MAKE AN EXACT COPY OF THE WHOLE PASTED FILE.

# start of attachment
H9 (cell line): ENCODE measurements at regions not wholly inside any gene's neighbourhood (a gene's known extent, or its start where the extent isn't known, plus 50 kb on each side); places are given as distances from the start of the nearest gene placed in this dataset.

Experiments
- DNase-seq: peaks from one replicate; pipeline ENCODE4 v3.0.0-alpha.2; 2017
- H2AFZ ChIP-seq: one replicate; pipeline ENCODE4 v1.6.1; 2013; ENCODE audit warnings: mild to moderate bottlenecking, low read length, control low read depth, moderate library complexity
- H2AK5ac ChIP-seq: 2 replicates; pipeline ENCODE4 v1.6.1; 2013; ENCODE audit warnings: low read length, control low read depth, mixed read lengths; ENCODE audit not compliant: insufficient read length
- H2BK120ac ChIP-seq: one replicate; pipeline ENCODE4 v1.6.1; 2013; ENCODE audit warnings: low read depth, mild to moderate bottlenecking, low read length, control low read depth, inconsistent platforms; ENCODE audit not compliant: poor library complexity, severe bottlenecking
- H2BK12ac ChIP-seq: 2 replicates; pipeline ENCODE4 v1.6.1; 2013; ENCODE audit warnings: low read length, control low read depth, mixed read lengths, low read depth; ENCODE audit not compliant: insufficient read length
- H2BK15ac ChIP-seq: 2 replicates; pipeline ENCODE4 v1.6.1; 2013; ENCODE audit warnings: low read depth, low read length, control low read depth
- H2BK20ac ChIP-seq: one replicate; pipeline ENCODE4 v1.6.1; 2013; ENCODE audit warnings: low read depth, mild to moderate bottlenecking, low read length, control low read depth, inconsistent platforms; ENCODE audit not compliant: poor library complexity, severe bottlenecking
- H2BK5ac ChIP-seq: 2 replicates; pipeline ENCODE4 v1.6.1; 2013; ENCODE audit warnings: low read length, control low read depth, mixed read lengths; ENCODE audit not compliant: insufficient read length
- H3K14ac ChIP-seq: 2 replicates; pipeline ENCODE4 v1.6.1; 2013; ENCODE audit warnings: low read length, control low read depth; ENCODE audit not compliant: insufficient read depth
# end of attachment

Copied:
H9 (cell line): ENCODE measurements at regions not wholly inside any gene's neighbourhood (a gene's known extent, or its start where the extent isn't known, plus 50 kb on each side); places are given as distances from the start of the nearest gene placed in this dataset.

Experiments
- DNase-seq: peaks from one replicate; pipeline ENCODE4 v3.0.0-alpha.2; 2017
- H2AFZ ChIP-seq: one replicate; pipeline ENCODE4 v1.6.1; 2013; ENCODE audit warnings: mild to moderate bottlenecking, low read length, control low read depth, moderate library complexity
- H2AK5ac ChIP-seq: 2 replicates; pipeline ENCODE4 v1.6.1; 2013; ENCODE audit warnings: low read length, control low read depth, mixed read lengths; ENCODE audit not compliant: insufficient read length
- H2BK120ac ChIP-seq: one replicate; pipeline ENCODE4 v1.6.1; 2013; ENCODE audit warnings: low read depth, mild to moderate bottlenecking, low read length, control low read depth, inconsistent platforms; ENCODE audit not compliant: poor library complexity, severe bottlenecking
- H2BK12ac ChIP-seq: 2 replicates; pipeline ENCODE4 v1.6.1; 2013; ENCODE audit warnings: low read length, control low read depth, mixed read lengths, low read depth; ENCODE audit not compliant: insufficient read length
- H2BK15ac ChIP-seq: 2 replicates; pipeline ENCODE4 v1.6.1; 2013; ENCODE audit warnings: low read depth, low read length, control low read depth
- H2BK20ac ChIP-seq: one replicate; pipeline ENCODE4 v1.6.1; 2013; ENCODE audit warnings: low read depth, mild to moderate bottlenecking, low read length, control low read depth, inconsistent platforms; ENCODE audit not compliant: poor library complexity, severe bottlenecking
- H2BK5ac ChIP-seq: 2 replicates; pipeline ENCODE4 v1.6.1; 2013; ENCODE audit warnings: low read length, control low read depth, mixed read lengths; ENCODE audit not compliant: insufficient read length
- H3K14ac ChIP-seq: 2 replicates; pipeline ENCODE4 v1.6.1; 2013; ENCODE audit warnings: low read length, control low read depth; ENCODE audit not compliant: insufficient read depth